Joyce Lain Kennedy
Career Q & A
August 10, 2012
DEAR JOYCE: I'm no beginner. I think I've tried everything to get a good job. What else can I do? -- E.L.
DEAR E.L. -- Consider these 10 suggestions to reignite your search:
IDENTIFY YOUR BEST CHANCES. Create potential employers most likely to value the qualifications that you have and want to use.
Executive talent agent Debra Feldman (jobwhiz.com), who personally conducts job searches for individuals seeking professional or executive jobs, spells it out for us:
"Don't begin by writing a resume that's candidate-centered and sounds like an obituary of past jobs. Research employers to find those that satisfy your preferences. Make a list. For each company on your list, outline the employer's challenges and describe how you can solve, address or manage them. The intent is to show the employer that the supply of ideal candidates is not infinite and that you are the best available candidate the employer will find to handle the job the employer wants done."
WORK THE PHONES. Job hunting is harder work than actually working. Networking pros say it takes 200 to 300 telephone calls or contacts to turn up 10 live job leads.
ERASE REPUTATION FLAWS. Do you know what others are saying online about you as a person or as a worker? Google your name. If you've got image problems, search online for "reputation management tools," and apply solutions to issues that may be roadblocks to being hired.
NEGOTIATE YOUR SHORTCOMINGS. When you can do the work but lack the normal industry experience or education, the only way to beat the deficit is to get to the boss for whom you'd be working. Then let the boss run interference with HR staff.
Negotiating skills are key to successfully communicating that what you know is more important than where you learned it. Read Roger Dawson's "Secrets of Power Negotiating, 15th Anniversary Edition: Inside Secrets from a Master Negotiator" (Career Press).
REVIEW AND REVISIT. Periodically check back with each earlier contact, including those who turned you down. For all you know, the first pick for a job quickly found something better and moved on. Change happens.
DRUM UP NEW LEADS. Just as you can never have too many friends, bulk up your job intel circles with vendors, accountants, bankers, marketing staff and people in your target industries. Also, it's never too late to hire a neighborhood teen to help you master making new friends through social media.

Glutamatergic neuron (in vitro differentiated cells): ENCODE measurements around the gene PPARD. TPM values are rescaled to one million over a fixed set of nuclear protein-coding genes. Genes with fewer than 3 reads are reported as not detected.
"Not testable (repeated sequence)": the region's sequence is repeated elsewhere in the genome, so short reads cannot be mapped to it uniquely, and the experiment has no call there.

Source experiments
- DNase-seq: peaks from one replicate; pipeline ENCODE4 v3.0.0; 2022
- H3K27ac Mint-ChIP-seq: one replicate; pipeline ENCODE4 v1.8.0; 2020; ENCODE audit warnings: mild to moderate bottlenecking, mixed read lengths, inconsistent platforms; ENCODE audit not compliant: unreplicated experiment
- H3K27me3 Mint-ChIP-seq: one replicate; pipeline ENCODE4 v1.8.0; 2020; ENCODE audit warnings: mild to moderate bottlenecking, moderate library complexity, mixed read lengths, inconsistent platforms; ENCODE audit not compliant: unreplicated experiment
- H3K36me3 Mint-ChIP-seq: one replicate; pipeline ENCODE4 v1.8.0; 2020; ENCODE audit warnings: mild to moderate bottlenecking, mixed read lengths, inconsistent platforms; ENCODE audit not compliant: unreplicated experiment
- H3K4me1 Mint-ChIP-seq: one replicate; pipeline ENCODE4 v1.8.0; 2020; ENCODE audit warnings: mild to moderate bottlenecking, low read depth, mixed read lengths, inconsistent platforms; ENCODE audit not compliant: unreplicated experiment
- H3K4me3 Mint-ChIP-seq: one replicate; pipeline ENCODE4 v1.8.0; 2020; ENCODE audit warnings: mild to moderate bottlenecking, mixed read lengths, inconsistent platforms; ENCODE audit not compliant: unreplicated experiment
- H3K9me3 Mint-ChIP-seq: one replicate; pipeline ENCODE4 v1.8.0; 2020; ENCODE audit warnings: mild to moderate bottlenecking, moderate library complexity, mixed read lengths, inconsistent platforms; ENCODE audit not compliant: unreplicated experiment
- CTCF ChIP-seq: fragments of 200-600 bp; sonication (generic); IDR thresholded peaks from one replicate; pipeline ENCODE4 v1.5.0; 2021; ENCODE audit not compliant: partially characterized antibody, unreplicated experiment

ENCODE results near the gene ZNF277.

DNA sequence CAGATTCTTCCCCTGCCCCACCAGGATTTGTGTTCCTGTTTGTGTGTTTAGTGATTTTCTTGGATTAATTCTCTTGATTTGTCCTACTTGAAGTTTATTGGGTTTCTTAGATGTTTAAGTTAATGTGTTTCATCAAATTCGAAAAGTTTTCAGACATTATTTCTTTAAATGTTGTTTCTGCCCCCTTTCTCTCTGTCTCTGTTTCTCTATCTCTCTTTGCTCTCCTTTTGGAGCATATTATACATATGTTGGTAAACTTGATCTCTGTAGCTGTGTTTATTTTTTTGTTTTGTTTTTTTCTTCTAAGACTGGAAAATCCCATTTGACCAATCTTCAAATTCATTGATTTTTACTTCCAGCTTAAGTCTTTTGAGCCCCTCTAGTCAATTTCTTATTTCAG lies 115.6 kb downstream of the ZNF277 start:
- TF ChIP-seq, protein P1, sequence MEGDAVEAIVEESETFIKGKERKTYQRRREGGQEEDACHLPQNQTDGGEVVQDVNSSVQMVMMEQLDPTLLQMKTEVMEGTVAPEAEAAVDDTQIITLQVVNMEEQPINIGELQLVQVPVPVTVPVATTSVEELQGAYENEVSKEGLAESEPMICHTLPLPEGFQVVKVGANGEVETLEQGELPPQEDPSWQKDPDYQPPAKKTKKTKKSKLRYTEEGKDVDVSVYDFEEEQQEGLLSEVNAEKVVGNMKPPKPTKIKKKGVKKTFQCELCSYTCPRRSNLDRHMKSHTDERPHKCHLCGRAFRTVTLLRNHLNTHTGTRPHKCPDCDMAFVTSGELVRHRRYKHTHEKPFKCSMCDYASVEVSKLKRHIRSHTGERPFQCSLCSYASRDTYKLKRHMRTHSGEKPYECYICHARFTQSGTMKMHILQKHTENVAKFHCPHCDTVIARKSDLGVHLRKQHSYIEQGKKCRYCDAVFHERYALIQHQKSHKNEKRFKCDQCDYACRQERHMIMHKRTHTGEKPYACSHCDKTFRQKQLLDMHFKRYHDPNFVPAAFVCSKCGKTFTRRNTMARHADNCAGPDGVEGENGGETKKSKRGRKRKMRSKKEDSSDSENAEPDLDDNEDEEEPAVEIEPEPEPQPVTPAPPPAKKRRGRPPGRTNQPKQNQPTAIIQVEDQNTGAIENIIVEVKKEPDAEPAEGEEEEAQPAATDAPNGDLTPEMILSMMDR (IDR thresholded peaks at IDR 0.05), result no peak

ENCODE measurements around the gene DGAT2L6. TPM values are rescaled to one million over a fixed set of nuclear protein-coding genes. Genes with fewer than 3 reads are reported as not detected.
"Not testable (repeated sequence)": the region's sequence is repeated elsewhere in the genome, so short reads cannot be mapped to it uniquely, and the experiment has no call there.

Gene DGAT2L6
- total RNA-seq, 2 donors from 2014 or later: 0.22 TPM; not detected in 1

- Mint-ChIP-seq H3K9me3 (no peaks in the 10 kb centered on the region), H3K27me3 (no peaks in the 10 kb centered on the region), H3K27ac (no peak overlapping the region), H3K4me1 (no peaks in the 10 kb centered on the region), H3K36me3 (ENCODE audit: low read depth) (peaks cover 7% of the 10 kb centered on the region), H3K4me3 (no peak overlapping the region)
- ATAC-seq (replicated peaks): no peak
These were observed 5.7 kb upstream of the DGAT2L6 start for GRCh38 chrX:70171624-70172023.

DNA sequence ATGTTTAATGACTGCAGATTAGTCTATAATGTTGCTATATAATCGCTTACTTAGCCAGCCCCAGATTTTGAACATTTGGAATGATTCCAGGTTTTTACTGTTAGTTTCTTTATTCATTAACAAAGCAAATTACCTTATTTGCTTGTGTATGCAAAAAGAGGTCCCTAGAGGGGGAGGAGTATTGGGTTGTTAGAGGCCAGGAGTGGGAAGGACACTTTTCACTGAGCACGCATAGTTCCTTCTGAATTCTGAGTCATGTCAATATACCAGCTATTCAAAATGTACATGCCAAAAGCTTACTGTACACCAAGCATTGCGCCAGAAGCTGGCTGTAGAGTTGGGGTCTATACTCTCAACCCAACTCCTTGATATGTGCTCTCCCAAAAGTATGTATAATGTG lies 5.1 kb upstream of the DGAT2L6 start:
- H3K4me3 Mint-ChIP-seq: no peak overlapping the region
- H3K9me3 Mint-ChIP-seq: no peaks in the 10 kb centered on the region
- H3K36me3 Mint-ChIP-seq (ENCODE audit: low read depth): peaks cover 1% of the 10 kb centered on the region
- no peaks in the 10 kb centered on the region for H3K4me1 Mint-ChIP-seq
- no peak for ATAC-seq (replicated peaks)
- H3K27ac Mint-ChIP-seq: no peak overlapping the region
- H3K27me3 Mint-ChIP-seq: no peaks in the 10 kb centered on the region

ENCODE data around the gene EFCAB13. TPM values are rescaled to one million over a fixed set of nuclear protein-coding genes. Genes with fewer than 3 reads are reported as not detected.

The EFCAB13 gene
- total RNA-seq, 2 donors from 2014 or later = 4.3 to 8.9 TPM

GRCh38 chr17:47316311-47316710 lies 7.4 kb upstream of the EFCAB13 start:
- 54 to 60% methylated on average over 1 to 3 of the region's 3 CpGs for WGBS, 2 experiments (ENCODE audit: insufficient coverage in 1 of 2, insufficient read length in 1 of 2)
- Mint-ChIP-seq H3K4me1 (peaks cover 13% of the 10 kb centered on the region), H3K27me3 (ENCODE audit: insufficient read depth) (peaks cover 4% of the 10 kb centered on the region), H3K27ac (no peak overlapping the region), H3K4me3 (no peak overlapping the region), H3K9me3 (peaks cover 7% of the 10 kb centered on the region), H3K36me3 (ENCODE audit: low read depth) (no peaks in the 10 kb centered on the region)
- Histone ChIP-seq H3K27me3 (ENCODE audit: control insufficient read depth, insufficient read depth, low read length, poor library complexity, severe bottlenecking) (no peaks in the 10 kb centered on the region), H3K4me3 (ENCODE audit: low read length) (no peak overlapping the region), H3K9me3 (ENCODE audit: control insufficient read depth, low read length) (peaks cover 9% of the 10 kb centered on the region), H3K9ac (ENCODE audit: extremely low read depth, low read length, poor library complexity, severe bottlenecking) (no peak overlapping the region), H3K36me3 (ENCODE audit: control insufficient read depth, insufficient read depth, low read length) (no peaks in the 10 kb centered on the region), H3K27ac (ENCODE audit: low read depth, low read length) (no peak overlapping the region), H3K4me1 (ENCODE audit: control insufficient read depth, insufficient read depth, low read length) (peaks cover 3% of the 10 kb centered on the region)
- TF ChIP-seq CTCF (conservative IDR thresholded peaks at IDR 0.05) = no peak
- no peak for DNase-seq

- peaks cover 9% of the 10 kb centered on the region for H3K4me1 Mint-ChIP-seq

COUNT INTERVIEW STARS. Even when you're not trying to nab a marquee role, if you're not delivering at least a three-star (out of five) interview performance, you're blowing your chance to claim an offer.
Think: Have you developed unattractive, desperate overtones that undermine you in interviews? That can happen to anyone. Line up a pal and practice interviewing with a video recording until you present yourself as confident and competent. My book "Job Interviewing For Dummies" (Wiley) can help.
STAY AFLOAT. Are you so financially strapped and stressed that your judgment is off? Do any legal thing you have to do -- drive a cab at night, wait tables, moonlight anywhere you can.
Drive along your neighborhood streets and take notice of businesses that may want to temporarily hire you at a bargain wage. Think of odd jobs you can do for $20 an hour, like installing safety bars in seniors' bathrooms, for example. What can you do for $10 an hour, other than paint street addresses on curbs?
HANG WITH UPBEAT PEOPLE. Whether you tie-up with a fellow job hunting buddy or join a free job club, try to associate with people who see the bright side of life even when they're standing in the rain at midnight. Nothing will take you out of the hiring race faster than coming off as a person of misery. Find job clubs online by Web searching for "job clubs" followed by the name of your city.
INVESTIGATE MORE RESOURCES. If you don't find something in today's tips that you can use, cruise "Find a Job" by Alison Doyle, the About.com job-search guide.
(E-mail career questions for possible use in this column to Joyce Lain Kennedy at firstname.lastname@example.org; use "Reader Question" for subject line. Or mail her at Box 368, Cardiff, CA 92007.)
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